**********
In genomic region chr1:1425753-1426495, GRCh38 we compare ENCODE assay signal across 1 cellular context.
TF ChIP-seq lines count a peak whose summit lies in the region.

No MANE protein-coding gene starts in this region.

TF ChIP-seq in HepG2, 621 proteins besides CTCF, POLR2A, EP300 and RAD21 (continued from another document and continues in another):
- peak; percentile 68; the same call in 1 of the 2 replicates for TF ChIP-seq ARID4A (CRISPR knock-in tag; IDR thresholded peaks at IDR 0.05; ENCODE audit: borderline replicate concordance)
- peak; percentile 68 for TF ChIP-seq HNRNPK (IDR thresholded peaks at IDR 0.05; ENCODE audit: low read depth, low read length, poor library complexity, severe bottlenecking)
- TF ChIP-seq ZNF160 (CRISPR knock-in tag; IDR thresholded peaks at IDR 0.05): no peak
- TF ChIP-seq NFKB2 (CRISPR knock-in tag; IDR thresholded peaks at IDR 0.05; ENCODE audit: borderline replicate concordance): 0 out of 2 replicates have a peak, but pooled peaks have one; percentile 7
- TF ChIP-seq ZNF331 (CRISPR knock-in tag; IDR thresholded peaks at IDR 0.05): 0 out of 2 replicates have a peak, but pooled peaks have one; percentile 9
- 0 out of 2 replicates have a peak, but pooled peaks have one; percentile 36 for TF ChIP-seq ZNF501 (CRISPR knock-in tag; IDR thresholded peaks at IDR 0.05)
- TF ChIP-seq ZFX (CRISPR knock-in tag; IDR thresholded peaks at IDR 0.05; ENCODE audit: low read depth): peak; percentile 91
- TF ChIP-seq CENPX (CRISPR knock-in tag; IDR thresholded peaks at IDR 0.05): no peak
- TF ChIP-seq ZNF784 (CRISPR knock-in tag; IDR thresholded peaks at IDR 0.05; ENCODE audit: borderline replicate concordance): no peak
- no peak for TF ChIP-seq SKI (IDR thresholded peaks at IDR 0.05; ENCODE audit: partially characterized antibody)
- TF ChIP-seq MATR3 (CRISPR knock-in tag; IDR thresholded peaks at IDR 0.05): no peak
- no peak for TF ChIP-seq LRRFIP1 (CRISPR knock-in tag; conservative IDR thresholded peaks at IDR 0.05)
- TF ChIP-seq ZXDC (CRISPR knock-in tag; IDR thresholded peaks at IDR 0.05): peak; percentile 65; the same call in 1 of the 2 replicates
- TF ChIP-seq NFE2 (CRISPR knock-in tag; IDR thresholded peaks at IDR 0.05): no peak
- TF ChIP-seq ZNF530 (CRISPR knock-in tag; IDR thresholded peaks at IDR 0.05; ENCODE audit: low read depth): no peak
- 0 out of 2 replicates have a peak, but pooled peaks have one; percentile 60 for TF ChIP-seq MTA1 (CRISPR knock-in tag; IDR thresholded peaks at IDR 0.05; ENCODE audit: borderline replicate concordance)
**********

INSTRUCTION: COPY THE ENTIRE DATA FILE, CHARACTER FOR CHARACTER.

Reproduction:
In genomic region chr1:1425753-1426495, GRCh38 we compare ENCODE assay signal across 1 cellular context.
TF ChIP-seq lines count a peak whose summit lies in the region.

No MANE protein-coding gene starts in this region.

TF ChIP-seq in HepG2, 621 proteins besides CTCF, POLR2A, EP300 and RAD21 (continued from another document and continues in another):
- peak; percentile 68; the same call in 1 of the 2 replicates for TF ChIP-seq ARID4A (CRISPR knock-in tag; IDR thresholded peaks at IDR 0.05; ENCODE audit: borderline replicate concordance)
- peak; percentile 68 for TF ChIP-seq HNRNPK (IDR thresholded peaks at IDR 0.05; ENCODE audit: low read depth, low read length, poor library complexity, severe bottlenecking)
- TF ChIP-seq ZNF160 (CRISPR knock-in tag; IDR thresholded peaks at IDR 0.05): no peak
- TF ChIP-seq NFKB2 (CRISPR knock-in tag; IDR thresholded peaks at IDR 0.05; ENCODE audit: borderline replicate concordance): 0 out of 2 replicates have a peak, but pooled peaks have one; percentile 7
- TF ChIP-seq ZNF331 (CRISPR knock-in tag; IDR thresholded peaks at IDR 0.05): 0 out of 2 replicates have a peak, but pooled peaks have one; percentile 9
- 0 out of 2 replicates have a peak, but pooled peaks have one; percentile 36 for TF ChIP-seq ZNF501 (CRISPR knock-in tag; IDR thresholded peaks at IDR 0.05)
- TF ChIP-seq ZFX (CRISPR knock-in tag; IDR thresholded peaks at IDR 0.05; ENCODE audit: low read depth): peak; percentile 91
- TF ChIP-seq CENPX (CRISPR knock-in tag; IDR thresholded peaks at IDR 0.05): no peak
- TF ChIP-seq ZNF784 (CRISPR knock-in tag; IDR thresholded peaks at IDR 0.05; ENCODE audit: borderline replicate concordance): no peak
- no peak for TF ChIP-seq SKI (IDR thresholded peaks at IDR 0.05; ENCODE audit: partially characterized antibody)
- TF ChIP-seq MATR3 (CRISPR knock-in tag; IDR thresholded peaks at IDR 0.05): no peak
- no peak for TF ChIP-seq LRRFIP1 (CRISPR knock-in tag; conservative IDR thresholded peaks at IDR 0.05)
- TF ChIP-seq ZXDC (CRISPR knock-in tag; IDR thresholded peaks at IDR 0.05): peak; percentile 65; the same call in 1 of the 2 replicates
- TF ChIP-seq NFE2 (CRISPR knock-in tag; IDR thresholded peaks at IDR 0.05): no peak
- TF ChIP-seq ZNF530 (CRISPR knock-in tag; IDR thresholded peaks at IDR 0.05; ENCODE audit: low read depth): no peak
- 0 out of 2 replicates have a peak, but pooled peaks have one; percentile 60 for TF ChIP-seq MTA1 (CRISPR knock-in tag; IDR thresholded peaks at IDR 0.05; ENCODE audit: borderline replicate concordance)